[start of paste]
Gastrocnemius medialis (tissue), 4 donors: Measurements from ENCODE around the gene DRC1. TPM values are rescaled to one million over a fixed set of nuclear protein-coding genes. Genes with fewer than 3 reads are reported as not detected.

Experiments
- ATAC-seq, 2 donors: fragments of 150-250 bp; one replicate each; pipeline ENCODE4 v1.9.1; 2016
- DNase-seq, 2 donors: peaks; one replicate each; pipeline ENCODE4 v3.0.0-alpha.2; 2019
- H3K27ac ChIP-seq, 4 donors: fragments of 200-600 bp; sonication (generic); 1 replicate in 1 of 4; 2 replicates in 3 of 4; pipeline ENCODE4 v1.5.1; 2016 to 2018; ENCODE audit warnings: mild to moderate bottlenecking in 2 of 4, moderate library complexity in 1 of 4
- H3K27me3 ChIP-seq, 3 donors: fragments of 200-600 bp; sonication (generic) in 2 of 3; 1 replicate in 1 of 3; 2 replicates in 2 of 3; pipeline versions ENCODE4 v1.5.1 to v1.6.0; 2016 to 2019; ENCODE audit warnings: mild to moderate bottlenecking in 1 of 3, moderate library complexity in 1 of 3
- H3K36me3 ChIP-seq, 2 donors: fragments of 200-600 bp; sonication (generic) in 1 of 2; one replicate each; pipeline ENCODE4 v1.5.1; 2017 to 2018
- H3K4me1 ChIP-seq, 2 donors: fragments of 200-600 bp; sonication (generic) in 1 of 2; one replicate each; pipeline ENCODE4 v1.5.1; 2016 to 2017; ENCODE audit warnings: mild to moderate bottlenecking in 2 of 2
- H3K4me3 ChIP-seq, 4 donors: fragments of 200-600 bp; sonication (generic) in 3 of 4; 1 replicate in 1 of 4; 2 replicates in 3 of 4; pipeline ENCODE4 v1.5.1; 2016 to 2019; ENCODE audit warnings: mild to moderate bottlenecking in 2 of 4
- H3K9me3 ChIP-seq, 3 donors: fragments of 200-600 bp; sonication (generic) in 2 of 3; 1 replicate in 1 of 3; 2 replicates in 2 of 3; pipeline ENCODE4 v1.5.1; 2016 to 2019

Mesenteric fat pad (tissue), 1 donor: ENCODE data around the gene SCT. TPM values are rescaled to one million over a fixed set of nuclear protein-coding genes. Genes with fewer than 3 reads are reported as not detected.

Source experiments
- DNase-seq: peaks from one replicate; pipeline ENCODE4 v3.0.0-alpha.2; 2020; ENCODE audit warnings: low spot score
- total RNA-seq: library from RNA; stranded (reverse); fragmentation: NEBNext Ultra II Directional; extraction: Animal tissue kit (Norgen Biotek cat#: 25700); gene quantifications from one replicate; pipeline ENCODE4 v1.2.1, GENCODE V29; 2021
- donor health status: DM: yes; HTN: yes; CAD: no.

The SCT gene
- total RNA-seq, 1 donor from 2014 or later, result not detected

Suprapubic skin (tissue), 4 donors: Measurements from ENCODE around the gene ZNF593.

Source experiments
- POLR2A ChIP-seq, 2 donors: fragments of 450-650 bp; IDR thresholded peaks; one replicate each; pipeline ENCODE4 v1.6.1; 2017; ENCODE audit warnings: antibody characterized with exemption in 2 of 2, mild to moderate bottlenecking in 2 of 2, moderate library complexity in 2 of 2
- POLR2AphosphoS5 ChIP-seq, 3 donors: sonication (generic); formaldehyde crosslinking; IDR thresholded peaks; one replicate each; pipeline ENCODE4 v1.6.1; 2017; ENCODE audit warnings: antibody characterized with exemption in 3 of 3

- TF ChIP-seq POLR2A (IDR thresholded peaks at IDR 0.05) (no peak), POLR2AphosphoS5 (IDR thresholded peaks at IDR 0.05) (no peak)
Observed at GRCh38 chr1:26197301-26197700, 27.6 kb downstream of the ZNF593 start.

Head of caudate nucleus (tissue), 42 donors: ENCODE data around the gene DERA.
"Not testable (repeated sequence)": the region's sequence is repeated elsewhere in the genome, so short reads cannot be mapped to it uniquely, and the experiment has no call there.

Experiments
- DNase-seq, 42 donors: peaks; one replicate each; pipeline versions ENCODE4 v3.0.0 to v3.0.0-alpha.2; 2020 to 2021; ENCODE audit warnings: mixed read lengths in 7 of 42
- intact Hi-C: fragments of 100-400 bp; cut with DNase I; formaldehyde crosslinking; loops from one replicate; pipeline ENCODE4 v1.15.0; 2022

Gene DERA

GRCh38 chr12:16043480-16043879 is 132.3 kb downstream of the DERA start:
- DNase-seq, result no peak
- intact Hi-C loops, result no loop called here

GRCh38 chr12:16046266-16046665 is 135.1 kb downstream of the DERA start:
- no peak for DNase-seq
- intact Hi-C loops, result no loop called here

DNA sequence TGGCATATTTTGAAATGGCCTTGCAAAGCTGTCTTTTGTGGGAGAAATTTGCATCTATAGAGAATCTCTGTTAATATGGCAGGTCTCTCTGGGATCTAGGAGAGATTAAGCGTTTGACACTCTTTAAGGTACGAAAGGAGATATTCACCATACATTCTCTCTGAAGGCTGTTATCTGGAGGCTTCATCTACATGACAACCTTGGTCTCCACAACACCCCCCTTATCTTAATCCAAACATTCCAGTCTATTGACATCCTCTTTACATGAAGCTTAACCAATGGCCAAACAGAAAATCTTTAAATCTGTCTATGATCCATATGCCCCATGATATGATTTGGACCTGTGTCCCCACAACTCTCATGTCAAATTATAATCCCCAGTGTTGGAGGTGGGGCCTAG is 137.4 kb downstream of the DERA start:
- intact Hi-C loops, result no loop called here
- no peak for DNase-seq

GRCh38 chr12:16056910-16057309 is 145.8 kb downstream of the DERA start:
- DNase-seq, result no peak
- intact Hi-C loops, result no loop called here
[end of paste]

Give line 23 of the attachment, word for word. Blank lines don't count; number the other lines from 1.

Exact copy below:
Observed at GRCh38 chr1:26197301-26197700, 27.6 kb downstream of the ZNF593 start.